Juvenile Facility Awarded LEED Gold Certification

SAN LEANDRO, Calif. — A new juvenile justice facility in Alameda County was officially awarded LEED gold certification by the U.S. Green Building Council, making it the first detention center in the United States to achieve that level of LEED certification.


The facility (featured in Correctional News May/June 2007) opened in April and features detention areas, courtrooms, classrooms and recreation space.


The project was built with a design-build partnership with Hensel Phelps/HOK serving as the design-build firm, Vanir/Cornerstone serving as construction manager and Beverly Prior Architects serving as associate architect.


The project received 43 points during the certification process — 39 to 51 points are required for LEED gold certification. The facility received a perfect score in the categories of energy and atmosphere, and innovation and design process.









(Above) Artwork is located throughout the interior and exterior of the building.  (Below) The juvenile justice facility received 43 points during the LEED-certification process.


The facility includes the following sustainable design concepts:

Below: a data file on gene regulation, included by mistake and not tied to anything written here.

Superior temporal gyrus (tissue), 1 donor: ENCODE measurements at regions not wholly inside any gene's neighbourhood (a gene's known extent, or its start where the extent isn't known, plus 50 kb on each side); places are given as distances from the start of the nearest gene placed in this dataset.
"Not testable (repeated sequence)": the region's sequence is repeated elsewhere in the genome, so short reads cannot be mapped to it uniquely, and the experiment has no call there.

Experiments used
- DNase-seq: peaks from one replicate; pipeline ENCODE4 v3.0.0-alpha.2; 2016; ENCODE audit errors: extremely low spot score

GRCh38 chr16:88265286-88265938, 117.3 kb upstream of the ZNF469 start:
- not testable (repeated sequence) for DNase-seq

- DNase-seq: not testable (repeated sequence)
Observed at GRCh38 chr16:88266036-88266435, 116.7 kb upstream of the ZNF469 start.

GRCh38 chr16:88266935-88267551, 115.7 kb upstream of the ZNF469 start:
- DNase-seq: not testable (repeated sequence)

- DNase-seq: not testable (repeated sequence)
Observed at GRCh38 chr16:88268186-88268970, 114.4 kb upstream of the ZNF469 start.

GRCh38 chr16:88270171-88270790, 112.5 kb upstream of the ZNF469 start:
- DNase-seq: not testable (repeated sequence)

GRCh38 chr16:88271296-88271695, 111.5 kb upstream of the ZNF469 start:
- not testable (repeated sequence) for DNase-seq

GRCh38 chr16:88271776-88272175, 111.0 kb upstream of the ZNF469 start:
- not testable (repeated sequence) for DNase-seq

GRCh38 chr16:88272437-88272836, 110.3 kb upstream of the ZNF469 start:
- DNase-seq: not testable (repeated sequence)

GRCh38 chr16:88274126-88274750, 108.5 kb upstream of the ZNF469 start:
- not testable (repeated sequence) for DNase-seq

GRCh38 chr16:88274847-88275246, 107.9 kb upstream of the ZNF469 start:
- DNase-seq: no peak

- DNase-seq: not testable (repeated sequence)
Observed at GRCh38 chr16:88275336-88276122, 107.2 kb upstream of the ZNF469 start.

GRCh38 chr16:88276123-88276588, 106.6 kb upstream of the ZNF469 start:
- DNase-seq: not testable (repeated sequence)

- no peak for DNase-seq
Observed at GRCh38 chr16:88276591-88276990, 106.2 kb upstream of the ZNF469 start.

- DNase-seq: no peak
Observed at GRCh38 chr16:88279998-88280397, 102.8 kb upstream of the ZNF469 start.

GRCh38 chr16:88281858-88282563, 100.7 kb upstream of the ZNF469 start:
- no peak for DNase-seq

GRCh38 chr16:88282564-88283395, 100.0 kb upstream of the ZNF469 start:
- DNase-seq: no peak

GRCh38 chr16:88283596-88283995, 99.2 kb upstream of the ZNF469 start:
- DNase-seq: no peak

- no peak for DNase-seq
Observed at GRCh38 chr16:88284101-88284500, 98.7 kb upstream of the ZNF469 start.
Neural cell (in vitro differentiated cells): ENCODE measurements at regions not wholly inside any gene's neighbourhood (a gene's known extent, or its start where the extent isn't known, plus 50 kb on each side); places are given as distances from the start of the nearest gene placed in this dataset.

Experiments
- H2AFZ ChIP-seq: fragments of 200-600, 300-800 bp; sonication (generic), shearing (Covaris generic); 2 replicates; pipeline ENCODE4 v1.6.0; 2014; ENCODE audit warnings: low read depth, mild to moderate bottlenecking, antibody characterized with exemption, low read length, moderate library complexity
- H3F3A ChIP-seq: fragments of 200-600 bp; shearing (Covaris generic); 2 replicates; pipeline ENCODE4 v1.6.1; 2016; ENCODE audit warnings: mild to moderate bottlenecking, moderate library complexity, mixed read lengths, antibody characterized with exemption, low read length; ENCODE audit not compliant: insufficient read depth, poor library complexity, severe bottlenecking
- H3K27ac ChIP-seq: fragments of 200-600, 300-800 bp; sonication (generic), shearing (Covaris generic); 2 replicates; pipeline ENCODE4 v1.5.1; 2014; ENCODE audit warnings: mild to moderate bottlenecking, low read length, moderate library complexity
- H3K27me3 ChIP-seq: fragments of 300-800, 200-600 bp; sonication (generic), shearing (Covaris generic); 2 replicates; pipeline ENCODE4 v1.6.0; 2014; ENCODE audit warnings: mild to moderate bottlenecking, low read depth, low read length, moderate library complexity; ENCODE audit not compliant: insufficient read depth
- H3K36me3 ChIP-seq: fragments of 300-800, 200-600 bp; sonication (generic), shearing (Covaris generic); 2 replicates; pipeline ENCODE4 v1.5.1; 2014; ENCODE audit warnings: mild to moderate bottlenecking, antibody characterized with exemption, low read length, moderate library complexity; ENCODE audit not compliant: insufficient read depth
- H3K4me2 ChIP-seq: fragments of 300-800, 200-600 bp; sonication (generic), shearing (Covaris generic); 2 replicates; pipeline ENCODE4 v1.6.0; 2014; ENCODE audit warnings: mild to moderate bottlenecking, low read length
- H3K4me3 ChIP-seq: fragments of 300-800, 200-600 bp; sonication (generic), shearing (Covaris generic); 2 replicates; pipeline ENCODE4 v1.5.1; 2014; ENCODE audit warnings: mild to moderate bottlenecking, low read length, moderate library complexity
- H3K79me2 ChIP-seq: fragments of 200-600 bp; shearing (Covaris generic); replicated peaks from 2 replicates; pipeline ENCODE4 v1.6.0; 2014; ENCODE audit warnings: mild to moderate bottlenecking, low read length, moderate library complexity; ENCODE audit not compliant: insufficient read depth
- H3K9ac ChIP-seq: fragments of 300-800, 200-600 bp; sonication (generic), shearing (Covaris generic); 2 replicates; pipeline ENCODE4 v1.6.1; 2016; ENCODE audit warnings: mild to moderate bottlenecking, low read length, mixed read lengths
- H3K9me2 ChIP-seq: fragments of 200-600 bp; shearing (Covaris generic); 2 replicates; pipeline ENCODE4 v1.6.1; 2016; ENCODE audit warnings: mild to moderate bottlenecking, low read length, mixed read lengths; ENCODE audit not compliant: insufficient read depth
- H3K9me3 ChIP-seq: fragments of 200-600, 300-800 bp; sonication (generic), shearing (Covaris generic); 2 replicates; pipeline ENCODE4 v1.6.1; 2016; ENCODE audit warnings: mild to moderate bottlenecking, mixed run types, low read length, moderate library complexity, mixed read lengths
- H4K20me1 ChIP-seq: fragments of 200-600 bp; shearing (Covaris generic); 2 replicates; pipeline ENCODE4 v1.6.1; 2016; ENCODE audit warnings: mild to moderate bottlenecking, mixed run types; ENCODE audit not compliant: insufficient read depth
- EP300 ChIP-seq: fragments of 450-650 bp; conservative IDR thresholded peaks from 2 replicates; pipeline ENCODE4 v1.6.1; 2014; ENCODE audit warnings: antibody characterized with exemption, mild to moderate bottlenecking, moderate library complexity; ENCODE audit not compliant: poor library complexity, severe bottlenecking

• Water-efficient irrigation technology is expected to reduce water consumption by more than 50 percent, which could save more than 5 million gallons annually.
  • Waterless urinals and water-efficient plumbing fixtures are expected to reduce water consumption by 41 percent, saving more than 2 million gallons annually.
  • The building complies with Title 24 requirements (more stringent than national standards), and is nearly 66 percent more efficient than the baseline, saving 500 kW annually.
  • An 850 kW solar panel array on the rooftop provides more than 60 percent of the building energy demands, more than 1,000 MW annually.
  • The project contracted to purchase all of the building energy needs equivalent to 2,629 MW from wind generation.
  • Ninety-three percent of construction waste was recycled and diverted from landfill disposal.
  • Site grading equipment used 23,800 gallons of bio-diesel fuel, saving 200 tons of CO2.

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